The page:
If man is the measure, it cannot be right to tell him what to do.  We cannot be forced to be free or ordered to be equal.  Neither theoretical refinements nor practical compromises can resolve such basic contradictions or keep them from leading to unprincipled and irrational conduct that eventually proves self-destructive.

Savor that felicitous prose.  It is a sample of what awaits those who read James Kalb’s The Tyranny of Lib-eralism, 289 pages of text followed by ample documentation and references.  Kalb says what many of us have not been quite able to articulate.  He identifies the cracks in the foundation on which modern liberal sensibilities rest, cracks which all of us knew had to be there, but found difficult to spot.

Kalb loves language.  There is a poignancy to his lamentation of its preempting by the Newspeak of the New World Order.  His description of how liberals use the terms toleration, inclusion, and rationality can liberate even one educated in post-1960’s public schools, unless those institutions were successful in destroying his ability to think critically.

Kalb also loves tradition.  He correctly assesses liberalism as a rejection of tradition, and with it the unwritten principles, many of which are based on religion, that allow people to live in the real world.  Kalb accepts the Christian doctrine of Original Sin, which alone explains the limitations one must expect of human behavior.  He also accepts the concept of natural law.  He does not say that his understanding of natural law is Thomistic, but he definitely rejects the “nature” spoken of by philosophical materialists.  The Declaration of Independence speaks of “nature and nature’s God.”  Kalb uses similar language.  I see little difference between Kalb’s concept of natural law and the Scholastic one.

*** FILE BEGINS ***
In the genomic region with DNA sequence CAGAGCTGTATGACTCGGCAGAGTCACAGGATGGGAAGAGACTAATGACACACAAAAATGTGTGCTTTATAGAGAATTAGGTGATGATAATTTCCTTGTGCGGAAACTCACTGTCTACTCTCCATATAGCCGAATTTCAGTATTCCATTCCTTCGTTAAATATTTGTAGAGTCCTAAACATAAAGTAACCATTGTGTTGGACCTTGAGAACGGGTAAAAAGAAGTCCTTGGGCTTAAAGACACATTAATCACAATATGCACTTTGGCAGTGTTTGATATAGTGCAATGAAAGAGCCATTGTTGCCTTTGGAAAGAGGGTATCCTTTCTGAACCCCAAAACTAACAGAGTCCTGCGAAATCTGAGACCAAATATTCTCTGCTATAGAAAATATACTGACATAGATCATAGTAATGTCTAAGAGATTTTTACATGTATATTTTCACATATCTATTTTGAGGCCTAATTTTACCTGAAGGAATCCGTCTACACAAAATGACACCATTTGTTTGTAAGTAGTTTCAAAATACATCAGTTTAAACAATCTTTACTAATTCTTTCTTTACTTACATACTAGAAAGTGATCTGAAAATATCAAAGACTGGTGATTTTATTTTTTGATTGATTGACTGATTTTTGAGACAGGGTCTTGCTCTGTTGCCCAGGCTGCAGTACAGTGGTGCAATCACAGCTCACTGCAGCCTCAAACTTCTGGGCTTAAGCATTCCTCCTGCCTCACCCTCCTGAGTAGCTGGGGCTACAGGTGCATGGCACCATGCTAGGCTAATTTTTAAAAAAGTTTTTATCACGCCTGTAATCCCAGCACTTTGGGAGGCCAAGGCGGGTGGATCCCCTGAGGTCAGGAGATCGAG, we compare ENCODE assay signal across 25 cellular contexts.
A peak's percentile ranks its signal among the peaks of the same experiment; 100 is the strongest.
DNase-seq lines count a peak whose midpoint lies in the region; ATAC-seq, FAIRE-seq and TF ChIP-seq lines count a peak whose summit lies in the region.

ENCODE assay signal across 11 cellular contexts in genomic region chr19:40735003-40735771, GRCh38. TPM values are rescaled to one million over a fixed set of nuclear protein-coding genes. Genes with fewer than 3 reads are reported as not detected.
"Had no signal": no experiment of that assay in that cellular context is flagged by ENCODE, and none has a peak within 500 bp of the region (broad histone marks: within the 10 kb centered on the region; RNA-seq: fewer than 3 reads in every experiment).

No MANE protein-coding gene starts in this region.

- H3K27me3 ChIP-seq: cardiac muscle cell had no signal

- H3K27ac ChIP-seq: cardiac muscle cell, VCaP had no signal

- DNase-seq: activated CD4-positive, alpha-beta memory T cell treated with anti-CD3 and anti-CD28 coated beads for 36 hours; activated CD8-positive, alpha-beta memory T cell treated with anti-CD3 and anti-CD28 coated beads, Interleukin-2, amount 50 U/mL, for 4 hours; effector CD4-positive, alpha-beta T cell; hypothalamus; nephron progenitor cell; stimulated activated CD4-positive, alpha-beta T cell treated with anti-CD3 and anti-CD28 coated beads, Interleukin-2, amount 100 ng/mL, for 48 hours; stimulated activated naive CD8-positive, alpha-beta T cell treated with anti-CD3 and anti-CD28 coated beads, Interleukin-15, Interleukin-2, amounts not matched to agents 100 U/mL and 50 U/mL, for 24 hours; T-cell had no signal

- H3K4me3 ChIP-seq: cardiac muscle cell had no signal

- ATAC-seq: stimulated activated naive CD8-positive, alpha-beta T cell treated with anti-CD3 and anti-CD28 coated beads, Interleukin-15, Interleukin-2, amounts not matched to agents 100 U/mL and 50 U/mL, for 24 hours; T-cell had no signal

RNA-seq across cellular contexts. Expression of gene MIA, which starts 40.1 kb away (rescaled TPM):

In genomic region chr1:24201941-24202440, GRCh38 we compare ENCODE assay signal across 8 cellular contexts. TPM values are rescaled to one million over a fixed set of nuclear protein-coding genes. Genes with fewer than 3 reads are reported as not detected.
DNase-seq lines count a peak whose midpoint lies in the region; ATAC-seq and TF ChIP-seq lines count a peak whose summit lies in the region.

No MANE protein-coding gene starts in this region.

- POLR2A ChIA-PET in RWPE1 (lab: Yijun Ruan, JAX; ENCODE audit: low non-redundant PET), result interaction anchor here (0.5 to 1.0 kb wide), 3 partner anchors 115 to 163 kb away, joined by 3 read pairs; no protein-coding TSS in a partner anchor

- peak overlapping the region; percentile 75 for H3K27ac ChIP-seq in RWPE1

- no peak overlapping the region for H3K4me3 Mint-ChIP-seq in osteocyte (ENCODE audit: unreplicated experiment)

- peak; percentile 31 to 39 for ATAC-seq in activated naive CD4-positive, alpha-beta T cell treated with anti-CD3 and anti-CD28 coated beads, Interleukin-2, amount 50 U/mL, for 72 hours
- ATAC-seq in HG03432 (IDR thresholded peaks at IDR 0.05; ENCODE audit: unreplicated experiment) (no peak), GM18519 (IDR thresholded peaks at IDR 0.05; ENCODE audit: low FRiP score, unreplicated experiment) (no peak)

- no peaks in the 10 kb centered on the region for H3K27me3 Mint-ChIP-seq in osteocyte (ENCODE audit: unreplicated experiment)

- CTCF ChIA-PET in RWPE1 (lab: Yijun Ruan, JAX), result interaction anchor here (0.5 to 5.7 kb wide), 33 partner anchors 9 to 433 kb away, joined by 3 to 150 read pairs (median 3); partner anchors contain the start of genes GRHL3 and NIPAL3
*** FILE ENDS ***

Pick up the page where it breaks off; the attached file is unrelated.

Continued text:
The book is divided into two parts, which come down to problem and solution.  Kalb summarizes the history of Western civilization, tracing the rejection of real knowledge and the rise of technocracy, bureaucracy, and the herd mentality that prevails among us now.  He offers a very pessimistic analysis of our current situation, showing the difficulties in any attempt to resurrect real freedom and genuine intellectual endeavor.  In the second half of his book, he offers some hope.  Kalb understands that liberalism has no choice but to permit its own destruction if it remains true to its principles.  And he offers us some practical advice for now, concerning homeschooling, using the internet, and generally staying below the radar of the bureaucracy.

Kalb is a Christian.  He concludes that faith is the necessary item that will maintain tradition until it can reclaim its rightful place.  “Our acts can make sense and be fruitful only as part of an order for good founded in the nature of things.”  If those last four words remind you of a book by Marion Montgomery, be assured that Kalb has the same intellectual independence and would assert that objective knowledge is real and attainable, even as Montgomery would.  Rejoice that another voice has been added to the movement to reclaim civilization.


[The Tyranny of Liberalism: Understanding and Overcoming Administered Freedom, Inquisitorial Tolerance, and Equality by Command, by James Kalb (Wilmington, DE: ISI Books) 330 pp., $28.00]